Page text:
The Sad Origins Of Why We Tell Kids Not To Take Candy From A Stranger

Published July 4, 2016
Updated December 17, 2016
Published July 4, 2016
Updated December 17, 2016

Ross Finds One Son — And Frustration With The Police

On his way, he encountered Walter. Relieved, he asked the boy where he had been — and where his brother was. Walter was so frightened that he couldn’t respond.

When pressed, Walter told his father that the men promised the boys that they would get firecrackers if they entered the wagon. When they arrived, Charley began to cry and asked to go home. The men sent Walter into the store, and when he left the wagon had gone.

Afraid and unsure how to get home, Walter began to cry, at which time a neighbor picked him up and brought him back to the neighborhood.

Several people corroborated Walter’s story.

Ross gave a description of his son to the police, who sent it out via wire to all the precincts around the city. The police were not altogether worried, thinking that perhaps Charley had been picked up by some “drunkards” who would soon tire of him, and leave him on a sidewalk for retrieval.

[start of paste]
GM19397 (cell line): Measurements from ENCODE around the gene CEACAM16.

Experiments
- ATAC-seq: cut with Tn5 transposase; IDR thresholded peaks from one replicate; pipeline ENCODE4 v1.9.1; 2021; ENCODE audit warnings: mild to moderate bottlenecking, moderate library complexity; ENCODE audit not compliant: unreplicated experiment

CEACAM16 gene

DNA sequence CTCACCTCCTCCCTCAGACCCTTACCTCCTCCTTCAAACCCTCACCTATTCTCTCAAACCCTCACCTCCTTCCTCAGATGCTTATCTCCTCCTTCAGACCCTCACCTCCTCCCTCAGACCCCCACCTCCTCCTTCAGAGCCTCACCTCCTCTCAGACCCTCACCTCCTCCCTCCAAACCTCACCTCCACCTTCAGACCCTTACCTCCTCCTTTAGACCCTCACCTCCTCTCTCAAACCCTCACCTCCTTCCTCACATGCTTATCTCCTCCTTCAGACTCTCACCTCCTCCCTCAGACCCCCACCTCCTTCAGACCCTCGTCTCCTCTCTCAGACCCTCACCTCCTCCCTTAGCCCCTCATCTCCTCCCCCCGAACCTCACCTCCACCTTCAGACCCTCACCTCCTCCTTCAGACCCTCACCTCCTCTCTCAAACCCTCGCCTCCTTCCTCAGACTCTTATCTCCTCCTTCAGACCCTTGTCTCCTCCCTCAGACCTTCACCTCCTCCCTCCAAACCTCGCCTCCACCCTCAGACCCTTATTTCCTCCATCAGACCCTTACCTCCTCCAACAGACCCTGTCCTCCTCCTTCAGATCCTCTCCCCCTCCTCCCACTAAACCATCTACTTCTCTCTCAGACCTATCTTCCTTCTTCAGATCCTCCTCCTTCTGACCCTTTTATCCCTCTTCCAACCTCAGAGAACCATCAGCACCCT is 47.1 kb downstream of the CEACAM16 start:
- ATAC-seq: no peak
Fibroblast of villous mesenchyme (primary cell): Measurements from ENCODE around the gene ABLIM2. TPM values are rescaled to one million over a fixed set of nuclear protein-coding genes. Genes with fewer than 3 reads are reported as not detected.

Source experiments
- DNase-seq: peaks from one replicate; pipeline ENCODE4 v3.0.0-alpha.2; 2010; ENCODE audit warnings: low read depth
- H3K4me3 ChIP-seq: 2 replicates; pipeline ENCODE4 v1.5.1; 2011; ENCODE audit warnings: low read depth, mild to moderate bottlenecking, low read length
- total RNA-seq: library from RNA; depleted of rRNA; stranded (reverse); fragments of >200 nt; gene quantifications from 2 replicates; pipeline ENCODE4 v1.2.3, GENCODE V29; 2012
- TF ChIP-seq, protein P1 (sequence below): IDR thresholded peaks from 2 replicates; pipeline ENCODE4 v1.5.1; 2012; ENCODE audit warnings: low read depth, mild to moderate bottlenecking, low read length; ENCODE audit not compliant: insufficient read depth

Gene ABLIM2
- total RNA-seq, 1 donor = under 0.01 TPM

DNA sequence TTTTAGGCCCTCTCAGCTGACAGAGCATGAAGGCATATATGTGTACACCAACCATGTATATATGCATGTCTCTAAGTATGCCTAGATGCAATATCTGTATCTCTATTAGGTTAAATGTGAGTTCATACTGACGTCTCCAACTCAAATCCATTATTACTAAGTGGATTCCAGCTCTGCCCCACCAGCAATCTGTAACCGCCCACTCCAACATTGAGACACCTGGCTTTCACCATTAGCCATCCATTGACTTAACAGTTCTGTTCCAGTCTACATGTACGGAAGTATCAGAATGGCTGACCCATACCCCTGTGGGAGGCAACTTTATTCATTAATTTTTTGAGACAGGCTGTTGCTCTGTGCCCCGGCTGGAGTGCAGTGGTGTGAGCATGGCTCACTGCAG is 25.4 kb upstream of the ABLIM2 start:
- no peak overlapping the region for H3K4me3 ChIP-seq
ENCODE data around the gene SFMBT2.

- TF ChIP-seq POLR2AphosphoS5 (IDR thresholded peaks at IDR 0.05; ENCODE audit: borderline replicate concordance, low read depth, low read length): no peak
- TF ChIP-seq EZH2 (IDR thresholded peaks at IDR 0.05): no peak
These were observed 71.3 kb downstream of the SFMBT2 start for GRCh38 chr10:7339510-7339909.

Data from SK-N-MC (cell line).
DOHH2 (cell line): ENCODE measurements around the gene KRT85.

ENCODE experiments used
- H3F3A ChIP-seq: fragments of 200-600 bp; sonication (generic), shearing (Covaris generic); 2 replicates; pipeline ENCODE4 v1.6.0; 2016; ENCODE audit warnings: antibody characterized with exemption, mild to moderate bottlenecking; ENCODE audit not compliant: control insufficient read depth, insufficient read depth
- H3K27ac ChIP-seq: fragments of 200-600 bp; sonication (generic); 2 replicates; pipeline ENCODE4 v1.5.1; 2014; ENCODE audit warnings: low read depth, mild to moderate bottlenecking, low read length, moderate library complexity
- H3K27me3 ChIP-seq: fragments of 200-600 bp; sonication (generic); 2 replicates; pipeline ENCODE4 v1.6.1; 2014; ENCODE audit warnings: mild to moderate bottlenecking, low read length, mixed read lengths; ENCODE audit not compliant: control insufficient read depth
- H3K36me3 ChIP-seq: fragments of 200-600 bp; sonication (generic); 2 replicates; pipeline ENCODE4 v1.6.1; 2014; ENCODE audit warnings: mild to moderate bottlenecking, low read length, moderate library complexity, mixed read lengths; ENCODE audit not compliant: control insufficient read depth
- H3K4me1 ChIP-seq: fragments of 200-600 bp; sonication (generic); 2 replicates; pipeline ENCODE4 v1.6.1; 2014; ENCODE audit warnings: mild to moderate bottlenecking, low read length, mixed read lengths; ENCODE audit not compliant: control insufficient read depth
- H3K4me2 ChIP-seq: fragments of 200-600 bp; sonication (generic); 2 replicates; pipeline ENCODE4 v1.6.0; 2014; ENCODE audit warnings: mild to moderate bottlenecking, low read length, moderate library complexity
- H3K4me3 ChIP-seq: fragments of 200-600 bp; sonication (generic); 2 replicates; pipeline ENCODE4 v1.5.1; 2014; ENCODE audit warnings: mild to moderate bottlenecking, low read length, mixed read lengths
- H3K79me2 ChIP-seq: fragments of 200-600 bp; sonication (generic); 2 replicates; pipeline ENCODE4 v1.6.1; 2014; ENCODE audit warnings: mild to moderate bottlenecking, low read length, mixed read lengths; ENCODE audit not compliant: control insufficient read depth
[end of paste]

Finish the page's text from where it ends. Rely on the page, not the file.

Ross grew increasingly impatient with the police and interviewed people on his own. The more the community heard of the missing boy, the more invested they became in his safe return — so much so that the news of the missing boy hit the front pages of newspapers across the country. That unprecedented event was also how Mrs. Ross found out her son had likely been kidnapped.

Charley Ross Photograph

While his wife scrambled to get home, Ross received the first of several ransom notes, indicating that this was an intentional kidnapping, not a drunken mistake. The poorly penned note demanded $20,000 (about $420,000 today), which Ross could simply not pay, both physically and morally.

Abby Norman
Abby Norman is a writer based in New England, currently writing a memoir for Nation Books. Her work has been featured on The Rumpus, The Independent, Cosmopolitan, Medium, Seventeen, Romper, Bustle, and Quartz.
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